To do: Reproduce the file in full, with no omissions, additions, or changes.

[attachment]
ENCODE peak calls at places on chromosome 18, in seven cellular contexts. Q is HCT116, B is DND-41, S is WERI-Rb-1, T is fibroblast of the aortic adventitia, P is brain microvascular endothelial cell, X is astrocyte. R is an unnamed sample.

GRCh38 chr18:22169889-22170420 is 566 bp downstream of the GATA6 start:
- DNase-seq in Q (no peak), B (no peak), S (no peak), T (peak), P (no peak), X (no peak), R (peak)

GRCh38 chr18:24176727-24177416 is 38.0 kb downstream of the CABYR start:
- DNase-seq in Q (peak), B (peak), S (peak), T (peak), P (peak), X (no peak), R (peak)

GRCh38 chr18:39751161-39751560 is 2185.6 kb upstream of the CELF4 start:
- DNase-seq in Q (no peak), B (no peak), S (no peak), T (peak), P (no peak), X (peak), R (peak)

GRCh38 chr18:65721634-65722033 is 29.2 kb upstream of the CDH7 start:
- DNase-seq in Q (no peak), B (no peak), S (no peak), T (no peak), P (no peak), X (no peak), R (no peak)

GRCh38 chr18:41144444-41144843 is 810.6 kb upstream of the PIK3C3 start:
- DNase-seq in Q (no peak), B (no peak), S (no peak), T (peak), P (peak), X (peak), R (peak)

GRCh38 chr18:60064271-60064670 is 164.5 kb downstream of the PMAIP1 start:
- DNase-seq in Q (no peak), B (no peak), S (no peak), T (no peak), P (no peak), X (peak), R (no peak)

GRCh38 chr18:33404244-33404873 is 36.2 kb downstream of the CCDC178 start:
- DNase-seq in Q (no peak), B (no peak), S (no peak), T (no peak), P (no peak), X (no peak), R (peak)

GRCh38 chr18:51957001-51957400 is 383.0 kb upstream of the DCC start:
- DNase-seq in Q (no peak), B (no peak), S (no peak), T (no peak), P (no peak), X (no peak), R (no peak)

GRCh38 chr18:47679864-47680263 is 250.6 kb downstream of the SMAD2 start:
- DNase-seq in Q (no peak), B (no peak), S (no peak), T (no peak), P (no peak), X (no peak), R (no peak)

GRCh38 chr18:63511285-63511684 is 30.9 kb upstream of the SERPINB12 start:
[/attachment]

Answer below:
ENCODE peak calls at places on chromosome 18, in seven cellular contexts. Q is HCT116, B is DND-41, S is WERI-Rb-1, T is fibroblast of the aortic adventitia, P is brain microvascular endothelial cell, X is astrocyte. R is an unnamed sample.

GRCh38 chr18:22169889-22170420 is 566 bp downstream of the GATA6 start:
- DNase-seq in Q (no peak), B (no peak), S (no peak), T (peak), P (no peak), X (no peak), R (peak)

GRCh38 chr18:24176727-24177416 is 38.0 kb downstream of the CABYR start:
- DNase-seq in Q (peak), B (peak), S (peak), T (peak), P (peak), X (no peak), R (peak)

GRCh38 chr18:39751161-39751560 is 2185.6 kb upstream of the CELF4 start:
- DNase-seq in Q (no peak), B (no peak), S (no peak), T (peak), P (no peak), X (peak), R (peak)

GRCh38 chr18:65721634-65722033 is 29.2 kb upstream of the CDH7 start:
- DNase-seq in Q (no peak), B (no peak), S (no peak), T (no peak), P (no peak), X (no peak), R (no peak)

GRCh38 chr18:41144444-41144843 is 810.6 kb upstream of the PIK3C3 start:
- DNase-seq in Q (no peak), B (no peak), S (no peak), T (peak), P (peak), X (peak), R (peak)

GRCh38 chr18:60064271-60064670 is 164.5 kb downstream of the PMAIP1 start:
- DNase-seq in Q (no peak), B (no peak), S (no peak), T (no peak), P (no peak), X (peak), R (no peak)

GRCh38 chr18:33404244-33404873 is 36.2 kb downstream of the CCDC178 start:
- DNase-seq in Q (no peak), B (no peak), S (no peak), T (no peak), P (no peak), X (no peak), R (peak)

GRCh38 chr18:51957001-51957400 is 383.0 kb upstream of the DCC start:
- DNase-seq in Q (no peak), B (no peak), S (no peak), T (no peak), P (no peak), X (no peak), R (no peak)

GRCh38 chr18:47679864-47680263 is 250.6 kb downstream of the SMAD2 start:
- DNase-seq in Q (no peak), B (no peak), S (no peak), T (no peak), P (no peak), X (no peak), R (no peak)

GRCh38 chr18:63511285-63511684 is 30.9 kb upstream of the SERPINB12 start: